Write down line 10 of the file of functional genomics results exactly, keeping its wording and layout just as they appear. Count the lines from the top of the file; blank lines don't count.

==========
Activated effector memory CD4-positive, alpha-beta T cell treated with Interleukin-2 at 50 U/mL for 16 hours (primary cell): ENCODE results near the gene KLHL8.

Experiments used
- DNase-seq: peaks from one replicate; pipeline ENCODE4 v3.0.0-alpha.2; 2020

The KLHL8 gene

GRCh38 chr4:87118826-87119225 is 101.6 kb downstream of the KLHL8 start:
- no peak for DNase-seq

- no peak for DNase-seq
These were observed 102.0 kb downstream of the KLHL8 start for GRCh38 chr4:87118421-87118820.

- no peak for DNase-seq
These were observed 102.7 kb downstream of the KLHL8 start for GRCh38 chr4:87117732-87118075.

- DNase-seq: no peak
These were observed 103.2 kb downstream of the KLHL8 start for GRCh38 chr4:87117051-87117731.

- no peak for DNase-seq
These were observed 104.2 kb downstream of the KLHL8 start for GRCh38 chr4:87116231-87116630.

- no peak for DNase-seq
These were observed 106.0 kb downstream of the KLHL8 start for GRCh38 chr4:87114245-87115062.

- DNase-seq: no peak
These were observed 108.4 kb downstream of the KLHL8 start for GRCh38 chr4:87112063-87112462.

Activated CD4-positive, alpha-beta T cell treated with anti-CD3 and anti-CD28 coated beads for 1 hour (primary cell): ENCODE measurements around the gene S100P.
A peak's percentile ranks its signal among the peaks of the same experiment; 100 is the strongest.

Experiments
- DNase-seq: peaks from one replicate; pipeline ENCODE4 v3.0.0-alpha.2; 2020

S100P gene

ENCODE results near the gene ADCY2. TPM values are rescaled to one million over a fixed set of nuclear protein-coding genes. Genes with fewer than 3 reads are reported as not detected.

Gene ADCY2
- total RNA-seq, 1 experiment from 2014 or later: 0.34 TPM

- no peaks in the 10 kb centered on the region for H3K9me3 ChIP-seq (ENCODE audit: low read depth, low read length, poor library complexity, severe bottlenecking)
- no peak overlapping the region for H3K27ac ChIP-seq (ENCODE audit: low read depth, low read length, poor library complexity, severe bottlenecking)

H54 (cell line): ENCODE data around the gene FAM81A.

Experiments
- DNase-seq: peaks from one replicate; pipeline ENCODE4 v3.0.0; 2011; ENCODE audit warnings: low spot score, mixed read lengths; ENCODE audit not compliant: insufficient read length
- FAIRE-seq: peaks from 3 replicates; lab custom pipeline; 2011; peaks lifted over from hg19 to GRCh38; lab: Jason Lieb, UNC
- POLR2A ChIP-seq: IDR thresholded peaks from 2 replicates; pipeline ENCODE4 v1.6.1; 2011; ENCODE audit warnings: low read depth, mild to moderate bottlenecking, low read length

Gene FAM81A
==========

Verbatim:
These were observed 102.7 kb downstream of the KLHL8 start for GRCh38 chr4:87117732-87118075.